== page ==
Suarez has been the lone source of creativity, somewhat supported by Gerrard, but apart from these two, there is a distinct lack of creative players in the squad. The recurrent problems on Liverpool’s wing, it seems, are here to stay for this season as well. In fact, with the loss of Kuyt, Rodriguez and Bellamy, it may just have worsened. Downing and Sterling are the only natural wingers left in the squad.

The signing of Borini isn’t good enough to suggest that Liverpool’s goal-scoring woes have been dealt with. Even in defence, the centre-backs are covered by Carragher and Coates – both of whom are error prone. There isn’t any cover for Jose Enrique, with Agger and Johnson having to fill in as makeshift cover for the left-back’s absence, which in turn weakens other positions as well.

However, the most visible weakness of Liverpool’s early part of the season is likely to be the inability to adapt to the new system. Over time, though, adaptation to the system could become Liverpool’s biggest strength.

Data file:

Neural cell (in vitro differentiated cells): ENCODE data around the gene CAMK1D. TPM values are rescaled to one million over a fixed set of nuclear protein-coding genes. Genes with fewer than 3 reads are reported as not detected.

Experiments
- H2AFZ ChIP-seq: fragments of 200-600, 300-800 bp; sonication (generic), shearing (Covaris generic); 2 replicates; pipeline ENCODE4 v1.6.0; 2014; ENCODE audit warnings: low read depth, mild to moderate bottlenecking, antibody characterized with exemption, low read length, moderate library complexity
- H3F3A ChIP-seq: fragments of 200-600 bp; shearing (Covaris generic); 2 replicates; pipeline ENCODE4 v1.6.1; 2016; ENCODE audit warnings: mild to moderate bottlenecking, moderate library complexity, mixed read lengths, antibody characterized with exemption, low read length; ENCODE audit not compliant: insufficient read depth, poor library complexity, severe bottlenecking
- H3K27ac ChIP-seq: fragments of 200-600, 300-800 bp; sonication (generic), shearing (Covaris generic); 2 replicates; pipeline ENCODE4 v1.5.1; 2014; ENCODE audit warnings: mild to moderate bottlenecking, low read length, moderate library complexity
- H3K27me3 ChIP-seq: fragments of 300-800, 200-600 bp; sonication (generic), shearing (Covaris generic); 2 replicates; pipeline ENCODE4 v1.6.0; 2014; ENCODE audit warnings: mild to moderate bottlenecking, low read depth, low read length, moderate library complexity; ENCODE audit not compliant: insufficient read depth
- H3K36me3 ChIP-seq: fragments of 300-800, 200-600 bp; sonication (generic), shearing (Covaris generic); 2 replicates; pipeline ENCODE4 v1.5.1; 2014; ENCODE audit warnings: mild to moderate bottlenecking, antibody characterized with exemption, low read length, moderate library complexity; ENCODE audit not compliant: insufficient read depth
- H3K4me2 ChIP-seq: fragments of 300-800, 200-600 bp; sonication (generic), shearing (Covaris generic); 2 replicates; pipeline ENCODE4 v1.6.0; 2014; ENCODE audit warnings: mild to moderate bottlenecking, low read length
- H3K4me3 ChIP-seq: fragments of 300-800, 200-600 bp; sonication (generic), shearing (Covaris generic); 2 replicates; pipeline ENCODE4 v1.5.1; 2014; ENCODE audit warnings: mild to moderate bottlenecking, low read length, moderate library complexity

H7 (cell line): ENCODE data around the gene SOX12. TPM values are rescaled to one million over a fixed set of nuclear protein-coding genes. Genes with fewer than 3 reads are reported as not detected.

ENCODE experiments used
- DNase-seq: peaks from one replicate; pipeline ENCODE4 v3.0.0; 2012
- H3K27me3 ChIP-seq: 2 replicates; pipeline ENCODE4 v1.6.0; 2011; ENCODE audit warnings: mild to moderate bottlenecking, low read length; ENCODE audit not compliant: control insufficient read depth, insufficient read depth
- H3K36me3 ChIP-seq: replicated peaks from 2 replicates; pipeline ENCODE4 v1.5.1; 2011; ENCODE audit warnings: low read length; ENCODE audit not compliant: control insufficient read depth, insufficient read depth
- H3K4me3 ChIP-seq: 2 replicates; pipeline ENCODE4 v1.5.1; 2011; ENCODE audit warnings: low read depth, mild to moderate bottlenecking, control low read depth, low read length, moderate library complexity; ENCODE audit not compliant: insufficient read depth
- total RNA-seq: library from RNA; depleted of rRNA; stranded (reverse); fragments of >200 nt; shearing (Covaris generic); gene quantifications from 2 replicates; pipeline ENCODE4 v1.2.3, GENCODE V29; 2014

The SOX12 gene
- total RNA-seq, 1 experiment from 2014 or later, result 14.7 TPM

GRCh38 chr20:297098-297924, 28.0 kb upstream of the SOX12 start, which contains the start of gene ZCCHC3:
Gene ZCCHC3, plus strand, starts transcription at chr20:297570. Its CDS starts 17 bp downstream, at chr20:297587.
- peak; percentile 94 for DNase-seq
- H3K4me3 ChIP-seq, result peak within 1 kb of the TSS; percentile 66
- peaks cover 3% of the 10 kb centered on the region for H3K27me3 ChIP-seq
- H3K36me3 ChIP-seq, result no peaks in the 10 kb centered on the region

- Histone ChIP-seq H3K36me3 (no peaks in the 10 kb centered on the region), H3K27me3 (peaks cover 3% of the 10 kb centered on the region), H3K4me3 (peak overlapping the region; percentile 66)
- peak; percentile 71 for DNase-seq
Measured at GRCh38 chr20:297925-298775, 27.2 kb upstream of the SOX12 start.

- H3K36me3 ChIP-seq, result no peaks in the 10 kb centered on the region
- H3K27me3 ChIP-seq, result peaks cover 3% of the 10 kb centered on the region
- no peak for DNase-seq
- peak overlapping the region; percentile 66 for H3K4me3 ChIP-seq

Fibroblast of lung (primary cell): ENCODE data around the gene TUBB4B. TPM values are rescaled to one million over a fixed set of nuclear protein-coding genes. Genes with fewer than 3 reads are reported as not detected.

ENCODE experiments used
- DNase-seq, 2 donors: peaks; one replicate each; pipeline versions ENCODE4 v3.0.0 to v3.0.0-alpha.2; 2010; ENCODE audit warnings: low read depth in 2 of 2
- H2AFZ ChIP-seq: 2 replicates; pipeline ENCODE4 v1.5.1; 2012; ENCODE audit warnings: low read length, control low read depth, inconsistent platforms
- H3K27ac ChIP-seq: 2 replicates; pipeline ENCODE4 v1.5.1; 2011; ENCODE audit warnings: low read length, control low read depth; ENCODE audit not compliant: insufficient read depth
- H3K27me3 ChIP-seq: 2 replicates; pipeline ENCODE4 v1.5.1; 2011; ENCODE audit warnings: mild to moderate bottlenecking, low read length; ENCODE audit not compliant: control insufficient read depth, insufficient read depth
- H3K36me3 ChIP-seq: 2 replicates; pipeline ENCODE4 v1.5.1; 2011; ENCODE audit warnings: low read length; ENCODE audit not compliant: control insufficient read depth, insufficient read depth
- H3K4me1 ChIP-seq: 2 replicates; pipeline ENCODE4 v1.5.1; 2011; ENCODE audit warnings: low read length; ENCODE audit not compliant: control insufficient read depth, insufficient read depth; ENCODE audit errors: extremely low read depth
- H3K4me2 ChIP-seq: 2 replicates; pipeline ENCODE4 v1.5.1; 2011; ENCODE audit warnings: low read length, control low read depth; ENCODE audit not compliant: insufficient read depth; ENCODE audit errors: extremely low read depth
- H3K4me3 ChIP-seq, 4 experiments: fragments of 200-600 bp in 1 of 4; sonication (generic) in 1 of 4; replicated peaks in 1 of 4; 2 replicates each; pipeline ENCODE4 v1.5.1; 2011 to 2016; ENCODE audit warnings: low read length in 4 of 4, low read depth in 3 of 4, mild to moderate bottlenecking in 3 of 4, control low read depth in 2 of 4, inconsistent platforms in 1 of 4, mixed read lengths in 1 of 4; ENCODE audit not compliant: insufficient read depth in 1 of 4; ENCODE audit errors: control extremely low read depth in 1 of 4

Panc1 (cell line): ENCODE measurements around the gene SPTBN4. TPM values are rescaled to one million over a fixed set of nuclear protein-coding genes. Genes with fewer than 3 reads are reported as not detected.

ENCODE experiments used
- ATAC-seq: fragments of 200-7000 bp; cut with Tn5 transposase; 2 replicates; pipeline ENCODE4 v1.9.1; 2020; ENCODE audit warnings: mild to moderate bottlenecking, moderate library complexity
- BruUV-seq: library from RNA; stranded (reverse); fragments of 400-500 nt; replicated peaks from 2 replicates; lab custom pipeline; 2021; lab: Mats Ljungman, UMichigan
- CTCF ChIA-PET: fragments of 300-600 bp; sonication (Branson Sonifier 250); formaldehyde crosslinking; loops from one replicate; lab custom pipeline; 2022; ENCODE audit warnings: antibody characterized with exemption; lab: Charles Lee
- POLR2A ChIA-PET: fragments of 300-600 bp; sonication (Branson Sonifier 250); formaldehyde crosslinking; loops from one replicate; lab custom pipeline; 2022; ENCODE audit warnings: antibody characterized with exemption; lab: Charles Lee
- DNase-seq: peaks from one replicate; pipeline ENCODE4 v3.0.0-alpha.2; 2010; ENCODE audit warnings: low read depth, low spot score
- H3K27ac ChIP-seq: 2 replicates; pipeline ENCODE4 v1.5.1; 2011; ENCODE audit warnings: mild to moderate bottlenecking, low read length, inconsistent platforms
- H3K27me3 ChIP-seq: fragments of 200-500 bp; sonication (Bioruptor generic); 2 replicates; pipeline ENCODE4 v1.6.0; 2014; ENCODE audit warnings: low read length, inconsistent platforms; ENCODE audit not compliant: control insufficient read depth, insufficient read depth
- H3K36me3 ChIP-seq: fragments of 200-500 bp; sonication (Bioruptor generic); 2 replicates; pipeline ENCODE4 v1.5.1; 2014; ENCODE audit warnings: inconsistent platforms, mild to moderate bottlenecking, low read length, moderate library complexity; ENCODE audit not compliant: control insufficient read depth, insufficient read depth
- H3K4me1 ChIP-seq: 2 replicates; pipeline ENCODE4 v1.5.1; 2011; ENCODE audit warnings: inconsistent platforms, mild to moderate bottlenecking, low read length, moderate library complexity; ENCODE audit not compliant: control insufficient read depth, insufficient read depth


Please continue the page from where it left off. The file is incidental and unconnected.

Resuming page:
Toronto FC
1-1 Liverpool
1-2 AS Roma
Liverpool 0-0 Tottenham
FC Gomel
(Europa League)
Liverpool 3-0
(Europa League)
FC Gomel
Liverpool 3-1 Bayer Leverkusen


When Luis Suarez is around, there isn’t a case for anyone else to shine brighter. The controversial Uruguayan has been through hard times, but signing a new long-term contract indicated that he is prepared to handle any sort of abuse dished out to him on away grounds. More often than not, Suarez is the inspiration that drives Liverpool to a win. He is at the heart of Liverpool’s best displays and creates an unbelievable number of chances for his teammates. He is not only the primary goal-scorer, but also their primary creator. Last season, he was one of the most wasteful players in front of goal, but you can expect that to gradually change this season as he adds experience and maturity to his kitty.